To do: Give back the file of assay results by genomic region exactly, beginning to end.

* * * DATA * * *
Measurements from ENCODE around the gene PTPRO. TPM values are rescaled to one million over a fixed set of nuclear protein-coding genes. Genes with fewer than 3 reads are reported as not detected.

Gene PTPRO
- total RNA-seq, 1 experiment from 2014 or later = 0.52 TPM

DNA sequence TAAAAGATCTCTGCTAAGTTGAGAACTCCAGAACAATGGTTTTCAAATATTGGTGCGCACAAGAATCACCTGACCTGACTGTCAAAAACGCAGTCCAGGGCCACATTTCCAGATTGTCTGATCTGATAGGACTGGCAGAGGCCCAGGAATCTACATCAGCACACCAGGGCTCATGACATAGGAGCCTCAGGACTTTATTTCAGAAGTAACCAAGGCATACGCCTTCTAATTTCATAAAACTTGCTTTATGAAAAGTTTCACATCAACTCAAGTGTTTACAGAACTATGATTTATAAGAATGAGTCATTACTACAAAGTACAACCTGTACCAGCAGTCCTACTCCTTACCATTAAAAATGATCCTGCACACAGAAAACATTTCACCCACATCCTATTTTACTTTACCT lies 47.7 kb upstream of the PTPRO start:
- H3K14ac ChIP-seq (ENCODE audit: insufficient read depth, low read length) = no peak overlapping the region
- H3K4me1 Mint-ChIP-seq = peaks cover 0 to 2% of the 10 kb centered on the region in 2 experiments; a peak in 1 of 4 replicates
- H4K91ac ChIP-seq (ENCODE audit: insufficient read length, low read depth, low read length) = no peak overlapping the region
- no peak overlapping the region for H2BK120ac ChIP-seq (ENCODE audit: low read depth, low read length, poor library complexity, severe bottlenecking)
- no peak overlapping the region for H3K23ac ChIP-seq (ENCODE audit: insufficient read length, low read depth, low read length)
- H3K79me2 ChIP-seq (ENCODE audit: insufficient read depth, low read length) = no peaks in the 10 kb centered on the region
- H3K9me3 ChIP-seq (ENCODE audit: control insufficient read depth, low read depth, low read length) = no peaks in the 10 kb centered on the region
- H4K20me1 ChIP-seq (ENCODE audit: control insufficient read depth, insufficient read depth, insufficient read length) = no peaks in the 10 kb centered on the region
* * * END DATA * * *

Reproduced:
Measurements from ENCODE around the gene PTPRO. TPM values are rescaled to one million over a fixed set of nuclear protein-coding genes. Genes with fewer than 3 reads are reported as not detected.

Gene PTPRO
- total RNA-seq, 1 experiment from 2014 or later = 0.52 TPM

DNA sequence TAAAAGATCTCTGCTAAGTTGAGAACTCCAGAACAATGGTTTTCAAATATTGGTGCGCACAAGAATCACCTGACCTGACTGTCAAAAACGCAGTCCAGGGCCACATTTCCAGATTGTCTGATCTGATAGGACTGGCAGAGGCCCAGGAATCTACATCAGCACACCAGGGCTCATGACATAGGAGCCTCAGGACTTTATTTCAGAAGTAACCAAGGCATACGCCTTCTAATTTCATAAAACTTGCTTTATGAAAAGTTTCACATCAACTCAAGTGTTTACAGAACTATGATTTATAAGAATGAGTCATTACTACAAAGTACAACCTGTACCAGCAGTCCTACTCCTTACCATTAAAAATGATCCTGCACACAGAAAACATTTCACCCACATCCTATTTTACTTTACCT lies 47.7 kb upstream of the PTPRO start:
- H3K14ac ChIP-seq (ENCODE audit: insufficient read depth, low read length) = no peak overlapping the region
- H3K4me1 Mint-ChIP-seq = peaks cover 0 to 2% of the 10 kb centered on the region in 2 experiments; a peak in 1 of 4 replicates
- H4K91ac ChIP-seq (ENCODE audit: insufficient read length, low read depth, low read length) = no peak overlapping the region
- no peak overlapping the region for H2BK120ac ChIP-seq (ENCODE audit: low read depth, low read length, poor library complexity, severe bottlenecking)
- no peak overlapping the region for H3K23ac ChIP-seq (ENCODE audit: insufficient read length, low read depth, low read length)
- H3K79me2 ChIP-seq (ENCODE audit: insufficient read depth, low read length) = no peaks in the 10 kb centered on the region
- H3K9me3 ChIP-seq (ENCODE audit: control insufficient read depth, low read depth, low read length) = no peaks in the 10 kb centered on the region
- H4K20me1 ChIP-seq (ENCODE audit: control insufficient read depth, insufficient read depth, insufficient read length) = no peaks in the 10 kb centered on the region